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Search Tips

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A few tips for more specific and faster searches in Google. Designed as introduction to search tips for journalism students. Given in association with Google Cheat Sheet. Feedback welcome.

A few tips for more specific and faster searches in Google. Designed as introduction to search tips for journalism students. Given in association with Google Cheat Sheet. Feedback welcome.

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Search Tips Search Tips Presentation Transcript

  • Search Tips
    Brought to you by evolvingnewsroom.co.nz
  • When you enter keywords into Google, it searches web pages from across the world wide web. That’s great if you want a wide search that catches any page or document that contains those words
    “Flight of the Conchords”
  • But what if you want specific information and you’re in a hurry?
  • There are ways to make Google searches more specific.... and faster
  • Let’s say you’re researching the Flight of the Conchords and you want to find a story that ran in the NZ Herald. You can search the nzherald.co.nz website from the Google search box
    site:
  • Use this syntax to ask Google to search only nzherald.co.nz for “flight of the conchords”
    site: www.nzherald.co.nz “flight of the conchords”
  • Compare the results of these two searches. The search on the right immediately gives you results from nzherald.co.nz – and hopefully just what you were looking for
    site: www.nzherald.co.nz “flight of the conchords”
    “flight of the conchords”
  • If you wanted to know about a music download, you might search the Conchords’ MySpace page
    site: www.myspace.com“flightof the conchords”
  • You can also search particular kinds of sites such as university websites (perhaps if you wanted to know whether there was any academic research into the Flight of the Conchords)
    site: .ac.nz
  • site: .govt.nz
    Or government websites
    site: .govt.nz “flight of the conchords”
  • You can quickly find websites that link to the one you’re interested in
    link:
  • In our example, the link search might help find fan clubs of the Flight of the Conchords
    link: www.flightoftheconchords.com
  • You can find what information Google has about a particular website using an info search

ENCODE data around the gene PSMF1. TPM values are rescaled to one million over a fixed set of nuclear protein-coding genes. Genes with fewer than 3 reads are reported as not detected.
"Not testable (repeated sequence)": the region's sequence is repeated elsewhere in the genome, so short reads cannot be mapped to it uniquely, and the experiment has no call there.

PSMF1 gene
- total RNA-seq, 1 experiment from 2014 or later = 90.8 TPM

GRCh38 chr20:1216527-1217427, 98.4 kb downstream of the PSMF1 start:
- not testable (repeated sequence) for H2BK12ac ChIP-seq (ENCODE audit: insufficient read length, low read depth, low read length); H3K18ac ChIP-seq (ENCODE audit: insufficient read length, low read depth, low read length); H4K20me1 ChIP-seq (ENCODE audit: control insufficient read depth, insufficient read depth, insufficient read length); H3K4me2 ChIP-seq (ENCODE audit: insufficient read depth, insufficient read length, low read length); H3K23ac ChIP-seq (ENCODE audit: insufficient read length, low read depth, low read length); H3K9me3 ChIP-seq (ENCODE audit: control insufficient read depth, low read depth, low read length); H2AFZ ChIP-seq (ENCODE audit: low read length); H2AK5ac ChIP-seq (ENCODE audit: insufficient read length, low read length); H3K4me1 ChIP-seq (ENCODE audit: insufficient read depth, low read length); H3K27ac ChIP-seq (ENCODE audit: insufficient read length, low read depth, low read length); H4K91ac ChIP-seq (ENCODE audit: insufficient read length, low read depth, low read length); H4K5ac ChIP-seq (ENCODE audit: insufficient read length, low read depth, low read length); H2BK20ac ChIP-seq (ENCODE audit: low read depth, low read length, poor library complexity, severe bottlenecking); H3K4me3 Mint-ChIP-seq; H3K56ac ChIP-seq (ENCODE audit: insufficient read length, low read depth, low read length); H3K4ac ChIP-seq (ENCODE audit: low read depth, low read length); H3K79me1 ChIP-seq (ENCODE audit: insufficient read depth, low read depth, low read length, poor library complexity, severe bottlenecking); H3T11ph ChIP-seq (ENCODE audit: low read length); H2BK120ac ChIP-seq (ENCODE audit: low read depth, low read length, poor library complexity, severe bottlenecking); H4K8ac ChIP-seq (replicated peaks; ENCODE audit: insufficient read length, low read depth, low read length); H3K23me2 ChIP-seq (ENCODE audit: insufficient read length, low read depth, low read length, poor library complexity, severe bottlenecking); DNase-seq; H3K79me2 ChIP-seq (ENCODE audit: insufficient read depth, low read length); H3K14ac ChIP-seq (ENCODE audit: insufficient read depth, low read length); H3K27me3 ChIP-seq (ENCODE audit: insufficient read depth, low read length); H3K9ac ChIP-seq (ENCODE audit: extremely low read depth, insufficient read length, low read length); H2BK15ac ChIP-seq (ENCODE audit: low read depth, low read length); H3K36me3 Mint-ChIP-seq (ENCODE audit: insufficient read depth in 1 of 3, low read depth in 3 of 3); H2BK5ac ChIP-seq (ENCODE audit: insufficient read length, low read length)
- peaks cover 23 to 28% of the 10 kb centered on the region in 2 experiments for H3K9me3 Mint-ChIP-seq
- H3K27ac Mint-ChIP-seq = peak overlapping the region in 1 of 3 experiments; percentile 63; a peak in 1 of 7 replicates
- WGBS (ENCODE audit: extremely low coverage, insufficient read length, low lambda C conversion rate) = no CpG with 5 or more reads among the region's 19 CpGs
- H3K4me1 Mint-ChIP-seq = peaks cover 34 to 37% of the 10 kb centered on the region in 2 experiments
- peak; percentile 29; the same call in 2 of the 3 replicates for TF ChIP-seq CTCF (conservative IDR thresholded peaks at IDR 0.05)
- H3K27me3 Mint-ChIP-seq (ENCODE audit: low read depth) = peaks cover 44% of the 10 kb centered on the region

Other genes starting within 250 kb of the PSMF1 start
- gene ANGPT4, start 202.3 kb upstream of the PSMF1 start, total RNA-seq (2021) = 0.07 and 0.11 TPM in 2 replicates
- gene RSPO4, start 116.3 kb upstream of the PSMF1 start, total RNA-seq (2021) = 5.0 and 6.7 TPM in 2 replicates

info: www.flightoftheconchords.com
  • And a related search will list websites similar to the one you name
    related: www.flightoftheconchords.com
  • What if you’re stuck for the first line of a book or a phrase you only half-remember?
  • You can find websites that refer specifically to a book
    book
  • Imagine you want to know the opening line of Jane Austen’s Pride and Prejudice
    book “pride and prejudice”
  • Which of these two searches will be most helpful in finding the novel’s opening line?
    “pride and prejudice”
    book “pride and prejudice”
  • Forgotten how a phrase goes? Try using an asterisk in the spot where the missing word goes
    how now * cow
  • If you’re researching breast cancer and don’t want any dubious search results, try this...
    safesearch:
  • safesearch: “breast cancer”
  • Auto? Automobile? Car? Runabout? Classic? If you’re not sure what to call what you’re looking for...
  • ...try putting a tilde (~) in front of your keyword. Google will look for ‘auto’ and for synonyms of ‘auto’
    ~auto
  • Imagine you want to upgrade your phone but you have a limited budget
  • Try typing the phone you want into the Google search box alongside a number range
    #...#
  • iphone $400...$600
  • Google is also a calculator
  • Use these symbols for common equations
    + - * /
  • 25 + 258
  • Here are some more
    Percentage
    Raise to a power
    Old measure innew
    Equation
    % of
    ^
    old in new
    5*9+(sqrt 10)^3
    25 % of 978
    10 ^2
    45 Celsius in Fahrenheit
    5*9+(sqrt 10)^3=
  • 25 % of 978
  • 45 Celsius in Fahrenheit
  • 5*9+(sqrt 10)^3=
  • Voila. A handful of search tips to help you work smarter and faster
  • You can find many more Google search tips on these websites
    http://www.adelaider.com/google/
    http://www.google.com/help/cheatsheet.html
  • The End
    Brought to you by evolvingnewsroom.co.nz